Figure 3. Photolysis of aqueous 10 mM [Fe(CN)6]4−/phosphate buffer (pH = 6) in presence of TiO2/Ce2O3 nanoparticles. (A) Ref no oxide added; (B) in presence of the oxide.

Figure 4. Photolysis of aqueous 10 mM [Fe(CN)6]4−/phosphate buffer (pH = 6) in presence of TiO2/CeO2 nanoparticles.

similar conditions but in the presence of TiO2 doped with CeO2. Less current was generated in the presence of TiO2 doped with either Ce2O3 or with CeO2 than in the presence of pure metal oxides.

Understanding the results displayed in Figures 3 and 4 can be achieved using the model illustrated in Figure 5. Photolysis of [Fe(CN)6]4− according to Equation (2) in an oxide-free solution, results in formation of [Fe(CN)6]3−. Electrochemical reduction of [Fe(CN)6]3− generates the peak (a), in Figure 5(A). In the presence of metal oxide mixtures, the recorded electrochemical reduction peak (b), is less in height than peak (a). This is attributed to the fact that, in the presence of semiconductor oxides, a portion of [Fe(CN)6]4− will be adsorbed on the surface of the oxide, which makes the recorded electrochemical reduction current of the working electrode less than in the absence of the oxide particles, so Ihomogeneous > Iheterogeneous

where Ihomogeneous = I (recorded in the absence of oxide particles) and Iheterogeneous = I (recorded in the presence of oxide particles)


In a heterogeneous system (Diagram 3) the reduction of [Fe(CN)6]3 to [Fe(CN)6]4 takes place as follow:


The adsorbed [Fe(CN)6]3− on the particle captures electrons from CB (conduction band) according to this reaction:


Completion of the reaction illustrated by Equation (7) grantees continuation of reaction 2.

Figure 5. Model for I-t for the photolysis of aqueous solution of [Fe(CN)6]4−. (A) In absence of nanoparticles; (B) In presence of nanoparticles.

Diagram 3. Energy map for TiO2/CeO2 assembly.

Figure 3 shows that photolysis of homogenous solutions [Fe(CN)6]4− reaches a peak current with a very short plateau , while the photolysis of a heterogeneous suspension of [Fe(CN)6]4 (in presence of metal oxides) reaches a smaller peak height with a longer plateau. The longer plateau of electrochemical reduction current in the heterogeneous suspension than that in homogenous solutions can be attributed to the extra supply of [Fe(CN)6]3− (as photo oxidation products) that is desorbed from the surfaces of the nanoparticles of the oxides and reached the Pt working electrode in later time. Sections (b) in Figure 5(A) and section (c) in Figure 5(B), represents electrochemical reduction current in darkness, hereafter described as “dark current”.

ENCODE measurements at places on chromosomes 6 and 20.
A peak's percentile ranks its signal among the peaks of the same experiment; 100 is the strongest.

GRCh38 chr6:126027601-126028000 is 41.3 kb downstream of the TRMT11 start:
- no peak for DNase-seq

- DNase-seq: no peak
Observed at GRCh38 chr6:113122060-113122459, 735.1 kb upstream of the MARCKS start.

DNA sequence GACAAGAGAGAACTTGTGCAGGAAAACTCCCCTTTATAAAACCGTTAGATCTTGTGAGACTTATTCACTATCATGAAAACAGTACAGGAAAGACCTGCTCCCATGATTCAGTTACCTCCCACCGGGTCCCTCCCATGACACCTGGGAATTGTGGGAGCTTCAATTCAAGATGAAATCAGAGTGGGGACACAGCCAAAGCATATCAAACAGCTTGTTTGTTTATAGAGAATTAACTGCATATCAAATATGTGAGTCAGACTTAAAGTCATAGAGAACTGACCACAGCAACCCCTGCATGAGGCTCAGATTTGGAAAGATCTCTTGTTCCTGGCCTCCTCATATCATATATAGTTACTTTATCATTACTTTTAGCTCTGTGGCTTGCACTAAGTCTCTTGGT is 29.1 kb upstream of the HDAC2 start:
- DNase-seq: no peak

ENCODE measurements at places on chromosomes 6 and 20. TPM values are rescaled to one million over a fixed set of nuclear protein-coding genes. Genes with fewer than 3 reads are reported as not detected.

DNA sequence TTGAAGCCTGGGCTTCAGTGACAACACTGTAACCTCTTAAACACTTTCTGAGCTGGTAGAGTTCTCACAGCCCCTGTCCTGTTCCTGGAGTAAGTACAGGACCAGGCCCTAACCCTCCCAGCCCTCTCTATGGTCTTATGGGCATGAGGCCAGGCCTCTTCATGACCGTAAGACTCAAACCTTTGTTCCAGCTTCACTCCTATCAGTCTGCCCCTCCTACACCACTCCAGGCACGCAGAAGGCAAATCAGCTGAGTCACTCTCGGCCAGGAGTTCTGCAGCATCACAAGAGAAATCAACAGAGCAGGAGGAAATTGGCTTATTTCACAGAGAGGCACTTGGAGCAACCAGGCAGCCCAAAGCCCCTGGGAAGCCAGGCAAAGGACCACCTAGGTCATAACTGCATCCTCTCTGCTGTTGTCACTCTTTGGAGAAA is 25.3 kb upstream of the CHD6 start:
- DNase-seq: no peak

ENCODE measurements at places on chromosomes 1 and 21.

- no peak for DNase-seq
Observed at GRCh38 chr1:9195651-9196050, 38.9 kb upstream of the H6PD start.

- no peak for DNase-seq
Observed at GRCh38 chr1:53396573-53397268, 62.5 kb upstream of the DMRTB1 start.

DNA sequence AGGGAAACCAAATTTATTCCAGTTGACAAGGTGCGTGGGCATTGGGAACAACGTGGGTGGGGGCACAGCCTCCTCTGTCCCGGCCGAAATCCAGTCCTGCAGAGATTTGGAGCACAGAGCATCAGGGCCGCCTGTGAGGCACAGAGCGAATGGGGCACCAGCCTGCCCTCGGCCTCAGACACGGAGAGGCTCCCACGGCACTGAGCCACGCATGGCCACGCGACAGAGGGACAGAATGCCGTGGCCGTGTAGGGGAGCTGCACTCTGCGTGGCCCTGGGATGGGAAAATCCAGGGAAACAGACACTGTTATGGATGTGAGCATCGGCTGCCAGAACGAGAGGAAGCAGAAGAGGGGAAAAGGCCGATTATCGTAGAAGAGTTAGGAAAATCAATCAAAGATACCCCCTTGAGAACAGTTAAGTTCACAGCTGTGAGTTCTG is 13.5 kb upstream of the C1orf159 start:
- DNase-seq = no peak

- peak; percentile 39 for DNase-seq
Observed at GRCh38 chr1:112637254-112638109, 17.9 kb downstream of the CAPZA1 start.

The data listed in Table 1 indicate that TiO2 doped with either Ce2O3 or CeO2 show the least photo activity toward reduction of [Fe(CN)6]3− compared to that of pure oxides. Such behavior was previously reported for TiO2 doped with increasing percentages of CeO2 in presence of methylene blue (MB) where the activity if TiO2 dropped when the percentage of Ce(IV) increased from 0.25% to more than 1% [20]. Assuming that the doped Ce oxides partially (adsorbed) covers the surface if TiO2 when it is present at low concentrations (ca less than 1.0 %), the surface coverage becomes greater at higher percentages. Such adsorption competes with the adsorption of major active anions such as and [Fe(CN)6]3− and retards the desired reaction represented by Equations (6) and (7). This negative effect on the photo activity can be explained assuming that CeO2 adsorbed on the surface of TiO2 created surface states where the recombination between electron/holes generated first by CeO2 is possible. This will prevent injection of electrons into the CB of TiO2, and prevent the holes of oxidizing (Diagram 3).